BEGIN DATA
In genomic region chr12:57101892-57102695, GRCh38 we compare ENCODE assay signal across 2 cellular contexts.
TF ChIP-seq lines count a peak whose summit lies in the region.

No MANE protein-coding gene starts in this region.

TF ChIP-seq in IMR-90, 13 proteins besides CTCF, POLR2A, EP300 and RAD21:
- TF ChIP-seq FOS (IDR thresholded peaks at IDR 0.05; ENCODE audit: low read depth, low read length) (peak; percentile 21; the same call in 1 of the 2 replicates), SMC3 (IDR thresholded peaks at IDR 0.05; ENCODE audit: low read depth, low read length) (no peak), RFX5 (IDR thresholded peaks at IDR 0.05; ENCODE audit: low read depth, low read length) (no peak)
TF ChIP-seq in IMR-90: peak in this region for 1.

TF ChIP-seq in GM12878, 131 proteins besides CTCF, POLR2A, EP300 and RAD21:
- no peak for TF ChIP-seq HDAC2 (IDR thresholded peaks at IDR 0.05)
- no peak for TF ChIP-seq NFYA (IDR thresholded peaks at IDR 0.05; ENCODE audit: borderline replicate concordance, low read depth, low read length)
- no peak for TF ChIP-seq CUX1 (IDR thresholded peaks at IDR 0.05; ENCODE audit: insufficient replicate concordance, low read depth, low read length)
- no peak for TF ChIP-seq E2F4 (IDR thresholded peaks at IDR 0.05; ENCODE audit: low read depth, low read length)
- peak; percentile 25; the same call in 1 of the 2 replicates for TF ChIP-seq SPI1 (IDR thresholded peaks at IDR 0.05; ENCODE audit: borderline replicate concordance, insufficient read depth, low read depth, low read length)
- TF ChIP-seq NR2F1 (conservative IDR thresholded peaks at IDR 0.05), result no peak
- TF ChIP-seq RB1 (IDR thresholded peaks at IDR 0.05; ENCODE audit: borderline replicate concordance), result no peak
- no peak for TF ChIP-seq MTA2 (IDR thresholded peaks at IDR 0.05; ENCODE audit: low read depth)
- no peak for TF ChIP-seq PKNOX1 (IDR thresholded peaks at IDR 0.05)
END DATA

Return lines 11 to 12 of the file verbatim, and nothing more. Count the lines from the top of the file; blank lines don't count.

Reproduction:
- no peak for TF ChIP-seq E2F4 (IDR thresholded peaks at IDR 0.05; ENCODE audit: low read depth, low read length)
- peak; percentile 25; the same call in 1 of the 2 replicates for TF ChIP-seq SPI1 (IDR thresholded peaks at IDR 0.05; ENCODE audit: borderline replicate concordance, insufficient read depth, low read depth, low read length)